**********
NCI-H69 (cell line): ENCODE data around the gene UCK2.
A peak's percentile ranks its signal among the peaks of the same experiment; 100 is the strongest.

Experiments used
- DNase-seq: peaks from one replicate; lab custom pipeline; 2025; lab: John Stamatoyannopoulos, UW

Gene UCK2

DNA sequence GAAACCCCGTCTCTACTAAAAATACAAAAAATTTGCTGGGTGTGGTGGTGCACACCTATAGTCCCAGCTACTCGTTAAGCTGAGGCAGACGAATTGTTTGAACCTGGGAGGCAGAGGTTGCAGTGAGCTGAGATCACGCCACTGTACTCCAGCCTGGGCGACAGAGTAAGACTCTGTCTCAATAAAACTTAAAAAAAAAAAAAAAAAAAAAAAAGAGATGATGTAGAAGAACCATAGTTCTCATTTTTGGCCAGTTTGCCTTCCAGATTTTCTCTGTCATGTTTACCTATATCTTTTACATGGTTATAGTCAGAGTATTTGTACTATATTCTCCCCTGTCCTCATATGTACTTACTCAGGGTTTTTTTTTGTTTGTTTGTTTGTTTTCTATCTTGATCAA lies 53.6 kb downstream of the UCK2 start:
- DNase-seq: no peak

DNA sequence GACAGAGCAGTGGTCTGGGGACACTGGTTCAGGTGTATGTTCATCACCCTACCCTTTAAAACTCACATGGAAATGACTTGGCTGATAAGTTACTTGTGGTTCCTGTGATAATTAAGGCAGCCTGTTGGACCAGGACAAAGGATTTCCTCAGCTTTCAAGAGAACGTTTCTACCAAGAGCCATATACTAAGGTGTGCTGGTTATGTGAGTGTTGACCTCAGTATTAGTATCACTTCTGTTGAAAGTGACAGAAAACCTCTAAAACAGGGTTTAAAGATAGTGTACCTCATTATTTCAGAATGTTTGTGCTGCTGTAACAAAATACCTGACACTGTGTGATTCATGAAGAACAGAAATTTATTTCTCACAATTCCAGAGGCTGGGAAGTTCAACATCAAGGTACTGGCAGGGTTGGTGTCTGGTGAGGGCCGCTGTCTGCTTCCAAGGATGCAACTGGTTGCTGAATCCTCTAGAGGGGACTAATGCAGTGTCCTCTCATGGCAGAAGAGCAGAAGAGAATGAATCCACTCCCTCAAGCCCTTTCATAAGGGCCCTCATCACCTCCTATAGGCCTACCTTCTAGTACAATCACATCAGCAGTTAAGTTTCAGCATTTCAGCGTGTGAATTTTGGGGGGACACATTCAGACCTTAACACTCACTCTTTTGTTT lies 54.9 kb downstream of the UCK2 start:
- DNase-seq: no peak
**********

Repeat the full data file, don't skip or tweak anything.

NCI-H69 (cell line): ENCODE data around the gene UCK2.
A peak's percentile ranks its signal among the peaks of the same experiment; 100 is the strongest.

Experiments used
- DNase-seq: peaks from one replicate; lab custom pipeline; 2025; lab: John Stamatoyannopoulos, UW

Gene UCK2

DNA sequence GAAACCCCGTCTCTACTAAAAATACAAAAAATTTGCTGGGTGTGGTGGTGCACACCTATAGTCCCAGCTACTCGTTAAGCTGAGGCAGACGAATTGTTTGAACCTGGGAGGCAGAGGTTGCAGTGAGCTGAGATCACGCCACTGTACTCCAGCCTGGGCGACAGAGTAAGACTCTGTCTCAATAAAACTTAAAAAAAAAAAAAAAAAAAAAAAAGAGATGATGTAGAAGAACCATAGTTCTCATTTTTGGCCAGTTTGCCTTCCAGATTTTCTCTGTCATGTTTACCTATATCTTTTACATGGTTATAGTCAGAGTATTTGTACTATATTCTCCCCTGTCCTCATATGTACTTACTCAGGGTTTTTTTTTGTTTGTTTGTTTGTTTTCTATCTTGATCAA lies 53.6 kb downstream of the UCK2 start:
- DNase-seq: no peak

DNA sequence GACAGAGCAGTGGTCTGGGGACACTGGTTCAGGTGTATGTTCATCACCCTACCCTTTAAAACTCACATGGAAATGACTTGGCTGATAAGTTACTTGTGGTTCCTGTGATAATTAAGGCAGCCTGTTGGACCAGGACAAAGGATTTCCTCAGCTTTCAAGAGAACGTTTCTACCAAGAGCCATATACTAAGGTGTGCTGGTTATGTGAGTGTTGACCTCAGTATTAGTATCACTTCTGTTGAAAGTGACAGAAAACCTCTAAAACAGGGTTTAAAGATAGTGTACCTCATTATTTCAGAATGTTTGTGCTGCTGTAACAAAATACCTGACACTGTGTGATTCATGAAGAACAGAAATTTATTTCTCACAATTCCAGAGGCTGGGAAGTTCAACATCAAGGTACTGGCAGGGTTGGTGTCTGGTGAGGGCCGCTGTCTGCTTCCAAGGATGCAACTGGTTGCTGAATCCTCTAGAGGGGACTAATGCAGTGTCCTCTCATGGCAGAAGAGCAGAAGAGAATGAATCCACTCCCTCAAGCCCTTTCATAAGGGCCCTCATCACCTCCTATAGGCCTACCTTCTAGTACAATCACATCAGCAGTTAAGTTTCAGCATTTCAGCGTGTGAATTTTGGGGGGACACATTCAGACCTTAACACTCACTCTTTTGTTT lies 54.9 kb downstream of the UCK2 start:
- DNase-seq: no peak